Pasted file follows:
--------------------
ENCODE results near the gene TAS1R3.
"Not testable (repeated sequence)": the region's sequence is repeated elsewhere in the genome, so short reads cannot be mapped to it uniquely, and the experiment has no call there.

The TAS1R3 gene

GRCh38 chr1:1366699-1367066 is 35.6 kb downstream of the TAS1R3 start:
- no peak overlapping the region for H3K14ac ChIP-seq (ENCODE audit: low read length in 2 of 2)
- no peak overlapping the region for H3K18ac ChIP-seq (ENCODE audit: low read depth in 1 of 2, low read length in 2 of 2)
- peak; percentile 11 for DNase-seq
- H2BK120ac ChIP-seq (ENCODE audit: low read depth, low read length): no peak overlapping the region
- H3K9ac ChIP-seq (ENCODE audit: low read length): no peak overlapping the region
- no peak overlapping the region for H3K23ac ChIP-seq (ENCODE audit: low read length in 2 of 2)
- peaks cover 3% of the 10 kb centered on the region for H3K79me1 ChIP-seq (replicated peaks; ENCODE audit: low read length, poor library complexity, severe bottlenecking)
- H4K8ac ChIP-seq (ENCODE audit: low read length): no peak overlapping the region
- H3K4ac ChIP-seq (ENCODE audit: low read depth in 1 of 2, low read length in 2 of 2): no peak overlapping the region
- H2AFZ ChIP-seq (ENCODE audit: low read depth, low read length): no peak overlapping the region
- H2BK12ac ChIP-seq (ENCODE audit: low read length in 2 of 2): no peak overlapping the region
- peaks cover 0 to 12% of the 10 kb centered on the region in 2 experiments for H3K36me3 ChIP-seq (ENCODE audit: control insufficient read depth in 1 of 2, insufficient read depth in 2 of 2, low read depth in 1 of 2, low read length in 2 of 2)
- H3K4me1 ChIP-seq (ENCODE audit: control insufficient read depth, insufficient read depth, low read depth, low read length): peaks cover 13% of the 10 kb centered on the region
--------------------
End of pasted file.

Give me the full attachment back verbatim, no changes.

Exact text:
ENCODE results near the gene TAS1R3.
"Not testable (repeated sequence)": the region's sequence is repeated elsewhere in the genome, so short reads cannot be mapped to it uniquely, and the experiment has no call there.

The TAS1R3 gene

GRCh38 chr1:1366699-1367066 is 35.6 kb downstream of the TAS1R3 start:
- no peak overlapping the region for H3K14ac ChIP-seq (ENCODE audit: low read length in 2 of 2)
- no peak overlapping the region for H3K18ac ChIP-seq (ENCODE audit: low read depth in 1 of 2, low read length in 2 of 2)
- peak; percentile 11 for DNase-seq
- H2BK120ac ChIP-seq (ENCODE audit: low read depth, low read length): no peak overlapping the region
- H3K9ac ChIP-seq (ENCODE audit: low read length): no peak overlapping the region
- no peak overlapping the region for H3K23ac ChIP-seq (ENCODE audit: low read length in 2 of 2)
- peaks cover 3% of the 10 kb centered on the region for H3K79me1 ChIP-seq (replicated peaks; ENCODE audit: low read length, poor library complexity, severe bottlenecking)
- H4K8ac ChIP-seq (ENCODE audit: low read length): no peak overlapping the region
- H3K4ac ChIP-seq (ENCODE audit: low read depth in 1 of 2, low read length in 2 of 2): no peak overlapping the region
- H2AFZ ChIP-seq (ENCODE audit: low read depth, low read length): no peak overlapping the region
- H2BK12ac ChIP-seq (ENCODE audit: low read length in 2 of 2): no peak overlapping the region
- peaks cover 0 to 12% of the 10 kb centered on the region in 2 experiments for H3K36me3 ChIP-seq (ENCODE audit: control insufficient read depth in 1 of 2, insufficient read depth in 2 of 2, low read depth in 1 of 2, low read length in 2 of 2)
- H3K4me1 ChIP-seq (ENCODE audit: control insufficient read depth, insufficient read depth, low read depth, low read length): peaks cover 13% of the 10 kb centered on the region